There’s little doubt that, despite the threat of COVID-19, most locations are cleaner and more sanitary than ever. Your business, in fact, may have hired a specialized cleaning service to ensure your premises are and remain hygienic. This factor may even have you considering if it’s prudent to ever have your business open to the public (where outside germs can be introduced into your nice, clean environment) or - at the very least, if it’s wise to open at your previous (larger) capacity.
Converting your previously larger business to more of a “boutique” experience may help your company reimagine itself in light of the toll COVID-19 took on most businesses. Large companies that “pack ‘em in” are now considered unsafe and unwise to public health. Perhaps going small and intimate (with a higher associated price tag) is the way to ensure that you feel safe operating your business - and that customers feel safe patronizing it - into the future
I’m not certain that we were previously aware of any degree of inconvenience that plagued us, but certainly the pandemic has shown us that we can enjoy (and expect) a great deal more convenience in our lives. From pre-made dinner kits to contactless payments to astronomically fast shipping speeds, we’ve never had it so convenient. While many innovations have come into existence due to the pandemic, they will not be leaving us when it’s gone from our midst. We like convenience and we’re not about to let things go back to the “snail’s pace” of pre-COVID-19 times.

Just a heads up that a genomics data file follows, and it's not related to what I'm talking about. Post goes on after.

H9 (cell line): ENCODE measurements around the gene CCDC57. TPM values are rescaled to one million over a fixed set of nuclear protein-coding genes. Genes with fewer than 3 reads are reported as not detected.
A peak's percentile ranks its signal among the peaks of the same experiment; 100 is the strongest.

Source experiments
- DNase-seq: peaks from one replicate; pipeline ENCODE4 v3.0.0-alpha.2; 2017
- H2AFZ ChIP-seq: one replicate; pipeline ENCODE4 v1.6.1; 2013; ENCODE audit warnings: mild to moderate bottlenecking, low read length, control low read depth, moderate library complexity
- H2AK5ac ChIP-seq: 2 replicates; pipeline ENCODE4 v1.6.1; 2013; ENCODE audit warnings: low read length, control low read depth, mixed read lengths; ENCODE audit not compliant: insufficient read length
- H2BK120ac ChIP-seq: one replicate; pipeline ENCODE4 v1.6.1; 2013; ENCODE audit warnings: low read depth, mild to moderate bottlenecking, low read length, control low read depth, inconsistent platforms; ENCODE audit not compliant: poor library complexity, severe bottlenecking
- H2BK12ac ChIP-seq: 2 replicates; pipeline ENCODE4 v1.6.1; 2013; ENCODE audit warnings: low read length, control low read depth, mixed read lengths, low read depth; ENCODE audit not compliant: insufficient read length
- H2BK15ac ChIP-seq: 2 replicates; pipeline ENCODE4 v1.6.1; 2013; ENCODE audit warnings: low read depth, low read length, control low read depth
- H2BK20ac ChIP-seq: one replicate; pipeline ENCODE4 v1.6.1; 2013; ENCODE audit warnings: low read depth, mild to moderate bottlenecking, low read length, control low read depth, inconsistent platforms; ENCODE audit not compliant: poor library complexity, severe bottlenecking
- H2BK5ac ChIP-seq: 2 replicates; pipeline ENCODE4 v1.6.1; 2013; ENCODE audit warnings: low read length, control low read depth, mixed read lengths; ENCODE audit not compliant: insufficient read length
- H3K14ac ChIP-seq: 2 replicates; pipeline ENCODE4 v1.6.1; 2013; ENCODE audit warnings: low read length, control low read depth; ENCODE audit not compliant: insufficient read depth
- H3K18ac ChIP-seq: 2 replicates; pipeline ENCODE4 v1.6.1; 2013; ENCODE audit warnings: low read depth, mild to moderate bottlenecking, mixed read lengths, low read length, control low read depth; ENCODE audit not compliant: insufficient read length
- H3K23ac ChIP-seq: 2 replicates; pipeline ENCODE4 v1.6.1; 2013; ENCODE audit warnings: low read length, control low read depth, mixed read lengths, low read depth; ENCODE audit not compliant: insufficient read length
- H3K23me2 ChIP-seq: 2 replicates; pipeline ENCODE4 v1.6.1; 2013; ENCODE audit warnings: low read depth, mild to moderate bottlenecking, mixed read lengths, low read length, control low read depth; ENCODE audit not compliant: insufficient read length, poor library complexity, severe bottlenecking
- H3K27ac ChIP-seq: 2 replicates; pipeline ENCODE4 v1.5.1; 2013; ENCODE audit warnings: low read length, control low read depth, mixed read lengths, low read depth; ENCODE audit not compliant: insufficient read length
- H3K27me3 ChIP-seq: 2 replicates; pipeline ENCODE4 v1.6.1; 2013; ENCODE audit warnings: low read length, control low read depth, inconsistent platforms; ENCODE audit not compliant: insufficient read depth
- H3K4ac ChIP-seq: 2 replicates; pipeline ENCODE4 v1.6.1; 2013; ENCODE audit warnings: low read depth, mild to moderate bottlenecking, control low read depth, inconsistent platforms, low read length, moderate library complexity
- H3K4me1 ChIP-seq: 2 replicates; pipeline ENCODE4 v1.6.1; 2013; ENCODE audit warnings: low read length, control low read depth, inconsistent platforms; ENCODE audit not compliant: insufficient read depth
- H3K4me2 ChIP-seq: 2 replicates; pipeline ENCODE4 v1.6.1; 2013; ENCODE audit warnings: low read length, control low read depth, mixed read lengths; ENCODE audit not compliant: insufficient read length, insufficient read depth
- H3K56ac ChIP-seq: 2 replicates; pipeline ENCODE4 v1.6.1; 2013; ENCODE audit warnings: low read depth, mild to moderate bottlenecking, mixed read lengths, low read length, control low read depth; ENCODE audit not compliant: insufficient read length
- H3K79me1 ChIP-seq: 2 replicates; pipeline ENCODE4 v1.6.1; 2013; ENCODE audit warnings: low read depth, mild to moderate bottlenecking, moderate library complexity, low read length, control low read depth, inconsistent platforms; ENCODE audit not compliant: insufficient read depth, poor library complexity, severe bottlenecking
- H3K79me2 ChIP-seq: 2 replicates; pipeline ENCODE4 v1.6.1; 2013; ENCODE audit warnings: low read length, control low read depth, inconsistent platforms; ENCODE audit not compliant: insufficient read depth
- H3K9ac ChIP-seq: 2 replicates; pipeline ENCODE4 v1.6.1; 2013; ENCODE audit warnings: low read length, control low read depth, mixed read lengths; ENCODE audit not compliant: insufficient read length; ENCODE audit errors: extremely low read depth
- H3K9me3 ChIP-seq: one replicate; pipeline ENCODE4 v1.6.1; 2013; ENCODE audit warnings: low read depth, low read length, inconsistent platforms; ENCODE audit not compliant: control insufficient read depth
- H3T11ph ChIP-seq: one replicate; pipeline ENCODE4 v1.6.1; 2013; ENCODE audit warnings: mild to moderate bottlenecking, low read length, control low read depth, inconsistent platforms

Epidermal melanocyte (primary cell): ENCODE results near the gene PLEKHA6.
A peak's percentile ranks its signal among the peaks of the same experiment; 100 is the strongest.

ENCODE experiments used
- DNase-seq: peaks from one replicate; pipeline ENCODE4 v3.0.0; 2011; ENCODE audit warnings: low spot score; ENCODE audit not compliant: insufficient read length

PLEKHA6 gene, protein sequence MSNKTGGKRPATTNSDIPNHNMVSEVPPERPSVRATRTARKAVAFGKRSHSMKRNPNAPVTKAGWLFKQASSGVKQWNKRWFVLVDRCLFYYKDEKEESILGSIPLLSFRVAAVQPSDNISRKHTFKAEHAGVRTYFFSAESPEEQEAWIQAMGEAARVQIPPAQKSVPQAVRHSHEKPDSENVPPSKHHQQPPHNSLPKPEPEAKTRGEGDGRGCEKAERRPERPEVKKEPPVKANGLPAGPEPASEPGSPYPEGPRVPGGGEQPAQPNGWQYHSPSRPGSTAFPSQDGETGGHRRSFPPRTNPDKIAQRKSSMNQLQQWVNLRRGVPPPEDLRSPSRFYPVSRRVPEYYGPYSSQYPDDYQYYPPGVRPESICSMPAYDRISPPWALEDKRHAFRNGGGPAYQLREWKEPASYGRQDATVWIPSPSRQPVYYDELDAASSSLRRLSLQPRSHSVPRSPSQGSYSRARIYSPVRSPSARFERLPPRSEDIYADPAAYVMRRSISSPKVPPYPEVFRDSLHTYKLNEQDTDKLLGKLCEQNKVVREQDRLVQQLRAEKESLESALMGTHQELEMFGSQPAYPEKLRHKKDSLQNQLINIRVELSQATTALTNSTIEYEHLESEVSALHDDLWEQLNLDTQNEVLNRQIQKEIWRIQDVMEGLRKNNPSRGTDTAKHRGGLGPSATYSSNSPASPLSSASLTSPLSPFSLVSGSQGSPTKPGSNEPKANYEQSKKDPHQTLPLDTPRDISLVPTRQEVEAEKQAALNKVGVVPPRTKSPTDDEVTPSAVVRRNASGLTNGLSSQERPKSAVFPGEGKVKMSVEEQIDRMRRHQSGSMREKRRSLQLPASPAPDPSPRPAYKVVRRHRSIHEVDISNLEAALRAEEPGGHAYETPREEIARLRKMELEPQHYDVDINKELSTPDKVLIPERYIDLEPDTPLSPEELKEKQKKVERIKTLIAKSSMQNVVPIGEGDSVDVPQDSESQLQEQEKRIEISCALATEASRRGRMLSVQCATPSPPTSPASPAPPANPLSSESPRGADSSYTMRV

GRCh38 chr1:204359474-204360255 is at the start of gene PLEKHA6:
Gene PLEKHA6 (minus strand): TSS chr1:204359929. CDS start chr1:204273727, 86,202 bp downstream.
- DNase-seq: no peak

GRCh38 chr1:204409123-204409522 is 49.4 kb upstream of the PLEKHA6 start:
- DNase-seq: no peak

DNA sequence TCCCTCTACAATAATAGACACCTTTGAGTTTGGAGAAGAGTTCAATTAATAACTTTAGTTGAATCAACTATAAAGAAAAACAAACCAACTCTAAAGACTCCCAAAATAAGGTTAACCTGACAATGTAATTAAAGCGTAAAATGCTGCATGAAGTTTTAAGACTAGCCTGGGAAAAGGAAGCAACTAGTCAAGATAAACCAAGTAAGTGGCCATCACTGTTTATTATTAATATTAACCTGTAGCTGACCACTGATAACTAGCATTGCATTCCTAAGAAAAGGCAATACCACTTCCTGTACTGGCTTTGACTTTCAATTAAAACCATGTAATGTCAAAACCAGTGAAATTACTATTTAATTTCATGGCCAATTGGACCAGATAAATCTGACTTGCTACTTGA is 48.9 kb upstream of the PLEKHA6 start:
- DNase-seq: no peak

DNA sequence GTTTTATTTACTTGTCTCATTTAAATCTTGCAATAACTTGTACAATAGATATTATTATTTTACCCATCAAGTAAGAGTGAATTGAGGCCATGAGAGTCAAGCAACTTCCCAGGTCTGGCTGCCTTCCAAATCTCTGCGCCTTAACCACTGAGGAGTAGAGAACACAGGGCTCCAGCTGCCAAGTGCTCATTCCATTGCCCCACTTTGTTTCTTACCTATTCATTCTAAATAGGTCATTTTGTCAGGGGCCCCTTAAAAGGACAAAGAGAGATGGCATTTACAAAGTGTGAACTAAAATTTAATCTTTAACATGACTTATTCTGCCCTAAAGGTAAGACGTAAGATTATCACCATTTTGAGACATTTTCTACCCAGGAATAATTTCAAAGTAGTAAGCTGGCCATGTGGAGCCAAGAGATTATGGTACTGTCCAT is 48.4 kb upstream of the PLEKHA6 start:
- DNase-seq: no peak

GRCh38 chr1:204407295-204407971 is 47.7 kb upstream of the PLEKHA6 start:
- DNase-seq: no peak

You certainly recognize that convenience is king these days. Even with a higher price tag, customers expect their shopping experience to be painless, hassle-free and, most importantly, FAST! To offer a less convenient shopping experience is to provide sub-par service which will certainly cost your business.
Getting through a pandemic is a feat that tests our mettle. In business, those who succeed learn lessons from the ways we transcended difficulties and turn them into the new processes for moving forward.
How is your business taking consumer’s post pandemic spending habits into account?
Read other Gina articles